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  1. #1
    cmoulder's Avatar
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    Test drive: SLD bottom entry bug net

    I received this about 2 months ago and finally got around to testing it today in my local woods. It's not often that new gear sits around quite that long before I test it, but we've finally got some gnats swarming and the mosquitoes are starting to pester us, which makes for a more realistic experience. I always test even the seemingly most simple stuff before taking it on the trail because I never know for sure what little hiccups or tricks I might learn when actually setting up. I love my integrated net hammocks, but I want to see how this works on the trail because sometimes I really enjoy sleeping netless, so it's nice to have the option.

    This one is made with the nano (0.7osy) material and is designed to fit my 10' Tree Runner (also SLD), a Hexon 1.6 hammock of which I've become very fond. The bug net weighs 152.6g in its perfectly sized stuff sack. As usual, Jared's workmanship is superb, and once again I was blown away by his warp speed turnaround time.

    I'm glad I tested because I had to figure out the sequence of deployment of the various bits. So after a bit of futzing around I learned that after attaching the head end of the hammock I had to thread the foot end CL through the bug net—big opening toward the head— before attaching the suspension webbing to the foot-end CL on the hammock. No biggie, but not something I want to find out for the first time under duress, say when it's raining and/or mosquitoes or black flies are feasting on my carcass.

    It was easy to attach the UQ before sliding the net over the hammock, and the larger (cinch-able) opening is big enough to fit over a pretty good sized UQ, and maybe even a UQ+TQ with 40deg rating or so. Heck, maybe even bigger quilts, but of course if there are flying pests around it usually means it's warmer and therefore lighter quilts will be in use. Getting in and out was easy enough, and it was easy to cinch and un-cinch the shock cord for the big bottom opening. When in the hammock, the net was not hanging on my face or otherwise flopping around.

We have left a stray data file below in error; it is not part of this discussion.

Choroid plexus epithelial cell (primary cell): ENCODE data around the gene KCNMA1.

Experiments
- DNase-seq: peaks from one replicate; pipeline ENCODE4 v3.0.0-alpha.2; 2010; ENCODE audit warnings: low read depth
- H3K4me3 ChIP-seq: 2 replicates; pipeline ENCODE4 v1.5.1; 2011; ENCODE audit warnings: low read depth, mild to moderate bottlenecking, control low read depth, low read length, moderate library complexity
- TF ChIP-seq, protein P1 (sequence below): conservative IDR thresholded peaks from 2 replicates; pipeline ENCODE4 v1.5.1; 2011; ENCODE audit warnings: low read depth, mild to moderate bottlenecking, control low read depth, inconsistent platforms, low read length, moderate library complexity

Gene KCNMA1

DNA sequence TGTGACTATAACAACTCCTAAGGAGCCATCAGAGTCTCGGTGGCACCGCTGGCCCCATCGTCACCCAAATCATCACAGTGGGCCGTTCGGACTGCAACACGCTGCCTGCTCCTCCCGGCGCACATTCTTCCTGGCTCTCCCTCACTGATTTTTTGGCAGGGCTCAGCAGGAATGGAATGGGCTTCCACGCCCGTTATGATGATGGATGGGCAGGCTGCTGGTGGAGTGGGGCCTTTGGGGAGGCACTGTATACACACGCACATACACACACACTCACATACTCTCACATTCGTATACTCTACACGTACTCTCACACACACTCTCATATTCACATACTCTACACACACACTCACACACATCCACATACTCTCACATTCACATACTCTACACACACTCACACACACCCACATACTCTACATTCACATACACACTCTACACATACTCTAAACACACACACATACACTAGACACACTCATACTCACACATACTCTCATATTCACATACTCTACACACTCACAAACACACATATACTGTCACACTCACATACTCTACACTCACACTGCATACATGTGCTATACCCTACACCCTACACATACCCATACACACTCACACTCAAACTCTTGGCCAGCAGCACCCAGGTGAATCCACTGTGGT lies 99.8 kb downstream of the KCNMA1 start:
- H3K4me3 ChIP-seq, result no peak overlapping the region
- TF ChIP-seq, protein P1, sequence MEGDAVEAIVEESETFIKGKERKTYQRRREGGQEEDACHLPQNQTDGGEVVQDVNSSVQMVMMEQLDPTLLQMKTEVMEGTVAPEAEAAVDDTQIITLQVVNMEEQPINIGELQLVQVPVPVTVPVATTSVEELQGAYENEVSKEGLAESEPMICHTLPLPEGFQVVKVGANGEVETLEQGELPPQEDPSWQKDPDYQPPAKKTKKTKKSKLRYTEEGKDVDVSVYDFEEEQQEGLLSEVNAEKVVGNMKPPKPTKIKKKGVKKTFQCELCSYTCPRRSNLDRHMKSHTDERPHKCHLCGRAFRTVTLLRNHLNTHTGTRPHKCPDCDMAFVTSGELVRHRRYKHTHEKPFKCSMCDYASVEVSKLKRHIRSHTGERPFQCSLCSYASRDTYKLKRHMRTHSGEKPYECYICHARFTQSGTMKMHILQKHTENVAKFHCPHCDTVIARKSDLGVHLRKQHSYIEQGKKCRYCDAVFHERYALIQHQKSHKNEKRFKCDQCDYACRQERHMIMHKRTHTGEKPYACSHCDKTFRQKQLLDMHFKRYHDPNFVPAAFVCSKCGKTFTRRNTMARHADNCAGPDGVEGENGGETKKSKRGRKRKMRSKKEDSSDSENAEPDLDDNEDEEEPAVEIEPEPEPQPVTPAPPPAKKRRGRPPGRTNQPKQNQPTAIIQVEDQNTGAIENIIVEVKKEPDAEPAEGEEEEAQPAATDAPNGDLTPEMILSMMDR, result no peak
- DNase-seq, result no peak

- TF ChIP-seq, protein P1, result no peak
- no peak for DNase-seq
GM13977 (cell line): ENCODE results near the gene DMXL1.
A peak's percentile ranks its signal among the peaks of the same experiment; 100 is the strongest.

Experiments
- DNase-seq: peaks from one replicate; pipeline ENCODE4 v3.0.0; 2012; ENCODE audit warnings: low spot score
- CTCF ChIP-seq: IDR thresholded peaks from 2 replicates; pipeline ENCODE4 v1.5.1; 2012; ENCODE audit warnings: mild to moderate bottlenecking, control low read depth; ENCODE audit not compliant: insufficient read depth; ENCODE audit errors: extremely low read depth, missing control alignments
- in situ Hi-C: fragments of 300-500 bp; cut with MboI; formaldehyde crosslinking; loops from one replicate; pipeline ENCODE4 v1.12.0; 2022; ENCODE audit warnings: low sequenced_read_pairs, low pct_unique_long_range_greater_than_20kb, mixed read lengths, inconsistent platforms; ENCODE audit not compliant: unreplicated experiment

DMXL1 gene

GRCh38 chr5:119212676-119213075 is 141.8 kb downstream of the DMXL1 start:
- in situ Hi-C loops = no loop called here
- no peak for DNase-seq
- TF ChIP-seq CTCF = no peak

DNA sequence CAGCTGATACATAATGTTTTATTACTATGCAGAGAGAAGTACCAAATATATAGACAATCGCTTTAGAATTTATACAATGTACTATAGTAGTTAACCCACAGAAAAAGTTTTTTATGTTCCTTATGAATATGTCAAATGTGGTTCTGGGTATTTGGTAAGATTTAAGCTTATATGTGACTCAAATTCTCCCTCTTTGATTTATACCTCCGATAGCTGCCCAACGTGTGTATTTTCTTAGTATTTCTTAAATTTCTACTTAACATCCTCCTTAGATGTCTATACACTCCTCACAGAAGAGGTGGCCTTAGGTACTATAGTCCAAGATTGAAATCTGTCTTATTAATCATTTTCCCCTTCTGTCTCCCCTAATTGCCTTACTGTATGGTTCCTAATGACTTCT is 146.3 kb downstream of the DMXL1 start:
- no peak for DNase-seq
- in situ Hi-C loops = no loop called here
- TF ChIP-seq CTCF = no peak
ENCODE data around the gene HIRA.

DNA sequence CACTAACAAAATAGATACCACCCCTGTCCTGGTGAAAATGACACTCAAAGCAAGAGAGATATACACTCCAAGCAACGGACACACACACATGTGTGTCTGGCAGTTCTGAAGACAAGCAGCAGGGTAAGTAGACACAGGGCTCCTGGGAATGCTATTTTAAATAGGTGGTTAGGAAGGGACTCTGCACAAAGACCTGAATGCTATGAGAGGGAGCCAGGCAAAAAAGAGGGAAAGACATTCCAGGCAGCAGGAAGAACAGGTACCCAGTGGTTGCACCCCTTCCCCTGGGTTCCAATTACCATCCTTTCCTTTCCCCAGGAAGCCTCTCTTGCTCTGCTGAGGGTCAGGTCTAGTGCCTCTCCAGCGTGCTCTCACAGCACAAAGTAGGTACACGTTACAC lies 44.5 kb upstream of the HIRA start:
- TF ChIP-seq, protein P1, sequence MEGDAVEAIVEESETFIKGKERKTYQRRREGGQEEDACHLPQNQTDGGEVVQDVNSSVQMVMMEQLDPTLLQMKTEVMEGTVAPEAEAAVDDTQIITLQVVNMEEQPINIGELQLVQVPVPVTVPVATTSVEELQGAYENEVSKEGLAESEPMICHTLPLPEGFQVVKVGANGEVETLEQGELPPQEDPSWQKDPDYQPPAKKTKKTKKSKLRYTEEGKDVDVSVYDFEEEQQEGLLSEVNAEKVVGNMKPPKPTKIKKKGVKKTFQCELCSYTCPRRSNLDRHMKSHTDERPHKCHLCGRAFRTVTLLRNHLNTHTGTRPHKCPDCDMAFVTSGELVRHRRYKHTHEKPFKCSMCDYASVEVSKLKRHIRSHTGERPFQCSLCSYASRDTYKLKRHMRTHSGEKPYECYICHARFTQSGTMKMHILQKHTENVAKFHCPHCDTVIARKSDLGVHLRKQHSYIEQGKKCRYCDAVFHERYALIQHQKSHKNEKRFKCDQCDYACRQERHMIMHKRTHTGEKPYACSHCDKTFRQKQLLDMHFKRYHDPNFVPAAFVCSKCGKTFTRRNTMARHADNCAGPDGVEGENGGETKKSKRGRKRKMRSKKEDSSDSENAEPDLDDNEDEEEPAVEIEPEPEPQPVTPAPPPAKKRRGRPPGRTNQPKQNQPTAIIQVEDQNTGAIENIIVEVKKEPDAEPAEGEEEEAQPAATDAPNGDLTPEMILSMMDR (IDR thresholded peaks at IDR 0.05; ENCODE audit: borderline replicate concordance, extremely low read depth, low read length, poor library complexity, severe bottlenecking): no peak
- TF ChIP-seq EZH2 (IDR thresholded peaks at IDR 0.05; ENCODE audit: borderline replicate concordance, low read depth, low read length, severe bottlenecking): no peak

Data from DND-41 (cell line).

So I napped for about an hour and enjoyed watching the gnats' and mosquitoes' futile attacks.

    Five Basic Principles of Going Lighter (not me... the great Cam Honan of OZ) Instagram (me!)

    “To equip a pedestrian with shelter, bedding, utensils, food, and other necessities, in a pack so light and small that he can carry it without overstrain, is really a fine art.” ~ Horace Kephart, 1906

  2. #2

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    See, THAT’S what I was going for... I like going netless - both times - but, you know...spiders. Here in the sticks, I only have around a month of good conditions. So I guess I decided that integrated was right for me.